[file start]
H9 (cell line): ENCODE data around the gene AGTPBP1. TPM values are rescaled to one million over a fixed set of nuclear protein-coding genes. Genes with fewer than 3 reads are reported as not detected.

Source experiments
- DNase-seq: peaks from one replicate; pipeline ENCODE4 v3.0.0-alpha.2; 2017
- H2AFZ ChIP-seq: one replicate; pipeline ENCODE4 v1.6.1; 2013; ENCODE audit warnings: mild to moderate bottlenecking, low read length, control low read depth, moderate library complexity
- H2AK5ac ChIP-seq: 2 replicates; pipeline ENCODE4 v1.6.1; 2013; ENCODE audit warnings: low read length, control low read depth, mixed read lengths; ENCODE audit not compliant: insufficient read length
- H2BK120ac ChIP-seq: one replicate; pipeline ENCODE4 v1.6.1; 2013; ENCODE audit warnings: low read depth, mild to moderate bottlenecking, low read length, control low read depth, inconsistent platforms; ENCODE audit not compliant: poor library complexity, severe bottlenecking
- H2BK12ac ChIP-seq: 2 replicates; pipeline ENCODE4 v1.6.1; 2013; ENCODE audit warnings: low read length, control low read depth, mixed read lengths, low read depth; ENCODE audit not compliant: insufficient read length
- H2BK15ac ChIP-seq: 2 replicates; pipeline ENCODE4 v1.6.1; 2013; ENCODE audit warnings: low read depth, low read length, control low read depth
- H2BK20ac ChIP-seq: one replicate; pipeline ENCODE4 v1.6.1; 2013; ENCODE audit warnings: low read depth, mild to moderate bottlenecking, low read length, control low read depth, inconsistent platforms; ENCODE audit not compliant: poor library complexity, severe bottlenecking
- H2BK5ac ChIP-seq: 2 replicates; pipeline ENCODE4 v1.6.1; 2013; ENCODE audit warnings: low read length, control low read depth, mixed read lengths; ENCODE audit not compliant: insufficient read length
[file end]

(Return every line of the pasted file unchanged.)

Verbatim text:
H9 (cell line): ENCODE data around the gene AGTPBP1. TPM values are rescaled to one million over a fixed set of nuclear protein-coding genes. Genes with fewer than 3 reads are reported as not detected.

Source experiments
- DNase-seq: peaks from one replicate; pipeline ENCODE4 v3.0.0-alpha.2; 2017
- H2AFZ ChIP-seq: one replicate; pipeline ENCODE4 v1.6.1; 2013; ENCODE audit warnings: mild to moderate bottlenecking, low read length, control low read depth, moderate library complexity
- H2AK5ac ChIP-seq: 2 replicates; pipeline ENCODE4 v1.6.1; 2013; ENCODE audit warnings: low read length, control low read depth, mixed read lengths; ENCODE audit not compliant: insufficient read length
- H2BK120ac ChIP-seq: one replicate; pipeline ENCODE4 v1.6.1; 2013; ENCODE audit warnings: low read depth, mild to moderate bottlenecking, low read length, control low read depth, inconsistent platforms; ENCODE audit not compliant: poor library complexity, severe bottlenecking
- H2BK12ac ChIP-seq: 2 replicates; pipeline ENCODE4 v1.6.1; 2013; ENCODE audit warnings: low read length, control low read depth, mixed read lengths, low read depth; ENCODE audit not compliant: insufficient read length
- H2BK15ac ChIP-seq: 2 replicates; pipeline ENCODE4 v1.6.1; 2013; ENCODE audit warnings: low read depth, low read length, control low read depth
- H2BK20ac ChIP-seq: one replicate; pipeline ENCODE4 v1.6.1; 2013; ENCODE audit warnings: low read depth, mild to moderate bottlenecking, low read length, control low read depth, inconsistent platforms; ENCODE audit not compliant: poor library complexity, severe bottlenecking
- H2BK5ac ChIP-seq: 2 replicates; pipeline ENCODE4 v1.6.1; 2013; ENCODE audit warnings: low read length, control low read depth, mixed read lengths; ENCODE audit not compliant: insufficient read length